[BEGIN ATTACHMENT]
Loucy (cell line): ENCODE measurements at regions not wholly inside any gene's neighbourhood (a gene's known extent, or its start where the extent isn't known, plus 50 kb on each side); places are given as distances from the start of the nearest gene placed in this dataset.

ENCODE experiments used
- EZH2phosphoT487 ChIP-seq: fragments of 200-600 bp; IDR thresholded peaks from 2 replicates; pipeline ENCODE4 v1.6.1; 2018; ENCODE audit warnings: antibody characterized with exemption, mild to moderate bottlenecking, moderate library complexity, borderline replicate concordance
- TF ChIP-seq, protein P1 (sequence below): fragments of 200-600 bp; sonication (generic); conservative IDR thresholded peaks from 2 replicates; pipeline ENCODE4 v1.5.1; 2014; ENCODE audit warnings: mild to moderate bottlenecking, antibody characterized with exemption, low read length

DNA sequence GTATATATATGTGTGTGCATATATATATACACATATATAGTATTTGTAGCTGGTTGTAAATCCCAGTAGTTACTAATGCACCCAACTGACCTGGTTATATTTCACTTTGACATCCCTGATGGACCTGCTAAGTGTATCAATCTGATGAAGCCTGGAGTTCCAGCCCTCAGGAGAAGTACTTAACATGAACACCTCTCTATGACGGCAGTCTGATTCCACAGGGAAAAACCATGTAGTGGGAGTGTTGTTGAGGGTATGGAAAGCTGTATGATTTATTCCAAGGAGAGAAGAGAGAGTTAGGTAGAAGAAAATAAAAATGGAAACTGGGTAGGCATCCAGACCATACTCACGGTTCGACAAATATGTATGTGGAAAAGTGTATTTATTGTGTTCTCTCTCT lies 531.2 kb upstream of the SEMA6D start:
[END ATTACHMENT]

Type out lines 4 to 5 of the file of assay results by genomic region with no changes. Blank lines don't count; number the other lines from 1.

- TF ChIP-seq, protein P1 (sequence below): fragments of 200-600 bp; sonication (generic); conservative IDR thresholded peaks from 2 replicates; pipeline ENCODE4 v1.5.1; 2014; ENCODE audit warnings: mild to moderate bottlenecking, antibody characterized with exemption, low read length

DNA sequence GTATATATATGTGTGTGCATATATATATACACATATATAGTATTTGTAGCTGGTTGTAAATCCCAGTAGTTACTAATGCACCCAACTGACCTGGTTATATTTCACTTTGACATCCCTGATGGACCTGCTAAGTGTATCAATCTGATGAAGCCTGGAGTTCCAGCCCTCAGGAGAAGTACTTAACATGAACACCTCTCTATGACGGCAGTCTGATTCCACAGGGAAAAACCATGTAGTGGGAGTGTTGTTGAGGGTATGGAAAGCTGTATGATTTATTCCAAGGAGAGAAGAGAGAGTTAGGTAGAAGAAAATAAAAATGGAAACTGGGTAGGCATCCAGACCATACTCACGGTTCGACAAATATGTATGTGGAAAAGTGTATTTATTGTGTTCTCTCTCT lies 531.2 kb upstream of the SEMA6D start: